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Old 11-12-2006, 02:15 PM   #1
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New poster with a couple basic questions...

Hi, all! New poster here with a couple basic questions. I was recently diagnosed as "pre-diabetic", so I guess that means I need to start all the basic nutritional things to try getting this under control. So my first couple basic questions are this:
1) Can anyone recommend a good book that'll give me the basics in today's world about managing the disease, learning about the necessary dietary stuff, and so on?
2) I've read a few times that simple exercise (like walking for 30 minutes) can bring down blood sugar pretty effectively. Is this always the case, and what about walking around town for 30 minutes after lunch? Is that effective, or should one wait a couple hours after lunch?
3) I've noticed the "hard to focus" thing with my eyes lately, and I'm assuming it's probably part of my pre-diabetes (although I've needed glasses for a couple years now). If/when my diet is back under control and I'm exercising again, will this problem go away, or is it permanent (rhetinopathy)?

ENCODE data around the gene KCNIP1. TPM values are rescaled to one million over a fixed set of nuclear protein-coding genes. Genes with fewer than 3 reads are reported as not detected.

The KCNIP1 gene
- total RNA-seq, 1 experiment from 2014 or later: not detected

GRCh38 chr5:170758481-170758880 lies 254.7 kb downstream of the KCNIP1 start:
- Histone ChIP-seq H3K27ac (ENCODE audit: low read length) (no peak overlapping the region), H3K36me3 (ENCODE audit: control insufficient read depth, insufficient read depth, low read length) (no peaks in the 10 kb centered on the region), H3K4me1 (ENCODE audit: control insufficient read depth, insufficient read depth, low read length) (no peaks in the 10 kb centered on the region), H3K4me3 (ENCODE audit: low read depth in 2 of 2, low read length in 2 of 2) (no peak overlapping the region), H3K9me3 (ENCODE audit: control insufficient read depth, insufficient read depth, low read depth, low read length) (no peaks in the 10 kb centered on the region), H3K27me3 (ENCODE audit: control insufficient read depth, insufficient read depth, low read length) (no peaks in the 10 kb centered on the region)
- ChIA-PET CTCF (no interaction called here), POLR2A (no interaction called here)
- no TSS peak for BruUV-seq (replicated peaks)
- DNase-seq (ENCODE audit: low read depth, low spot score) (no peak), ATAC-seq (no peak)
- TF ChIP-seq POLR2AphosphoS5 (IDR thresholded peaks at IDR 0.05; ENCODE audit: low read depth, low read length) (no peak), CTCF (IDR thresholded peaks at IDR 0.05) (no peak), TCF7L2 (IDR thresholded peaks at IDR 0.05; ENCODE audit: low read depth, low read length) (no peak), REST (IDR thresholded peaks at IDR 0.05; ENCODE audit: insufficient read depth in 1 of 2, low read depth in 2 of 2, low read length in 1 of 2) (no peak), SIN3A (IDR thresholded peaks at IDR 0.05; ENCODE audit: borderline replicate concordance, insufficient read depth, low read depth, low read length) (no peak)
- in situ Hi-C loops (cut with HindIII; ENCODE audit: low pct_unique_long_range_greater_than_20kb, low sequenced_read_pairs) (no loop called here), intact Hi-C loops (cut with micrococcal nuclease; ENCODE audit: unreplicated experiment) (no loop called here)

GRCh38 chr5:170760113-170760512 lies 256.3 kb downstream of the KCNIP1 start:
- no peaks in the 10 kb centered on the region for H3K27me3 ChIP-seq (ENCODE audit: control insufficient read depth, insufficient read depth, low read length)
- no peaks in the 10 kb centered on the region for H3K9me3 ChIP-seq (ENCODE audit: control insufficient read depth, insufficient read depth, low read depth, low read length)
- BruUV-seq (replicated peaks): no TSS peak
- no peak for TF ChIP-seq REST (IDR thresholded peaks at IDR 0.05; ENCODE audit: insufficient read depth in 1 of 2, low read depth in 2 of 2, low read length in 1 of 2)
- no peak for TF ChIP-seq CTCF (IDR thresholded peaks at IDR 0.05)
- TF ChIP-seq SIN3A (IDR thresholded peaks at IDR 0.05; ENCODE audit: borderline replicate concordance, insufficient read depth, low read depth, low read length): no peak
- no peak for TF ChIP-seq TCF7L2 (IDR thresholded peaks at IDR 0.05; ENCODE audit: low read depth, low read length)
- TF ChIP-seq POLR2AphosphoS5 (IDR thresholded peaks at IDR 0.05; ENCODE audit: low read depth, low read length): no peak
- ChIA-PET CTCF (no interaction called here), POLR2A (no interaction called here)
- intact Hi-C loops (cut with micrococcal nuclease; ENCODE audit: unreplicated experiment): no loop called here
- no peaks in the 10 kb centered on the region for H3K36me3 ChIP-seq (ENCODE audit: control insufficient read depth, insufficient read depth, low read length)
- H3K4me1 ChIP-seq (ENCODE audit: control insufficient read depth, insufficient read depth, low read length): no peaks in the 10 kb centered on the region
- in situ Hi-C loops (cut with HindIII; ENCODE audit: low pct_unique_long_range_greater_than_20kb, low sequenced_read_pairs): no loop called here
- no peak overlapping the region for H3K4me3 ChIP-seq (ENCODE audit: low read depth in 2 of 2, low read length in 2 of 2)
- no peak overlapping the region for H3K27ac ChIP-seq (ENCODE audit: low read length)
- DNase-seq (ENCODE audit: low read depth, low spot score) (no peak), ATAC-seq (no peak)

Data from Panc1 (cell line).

Thanks, and looking forward to being part of the community here!

 
Old 11-12-2006, 02:54 PM   #2
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Re: New poster with a couple basic questions...

Welcome - may I recommend Mayo Clinic on Managing Diabetes - ISBN 1-893005-38-0. It is quite comprehensive. You may be able to actually glean all the information you need just on the internet.

It doesn't matter when you exercise. Your exercise will effectively burn calories, it will choose carbohydrates first (which will lower your blood sugar) and fats second (which will reduce your weight and lower your insulin resistance. Exercise is quite, quite effective in reducing your blood sugar.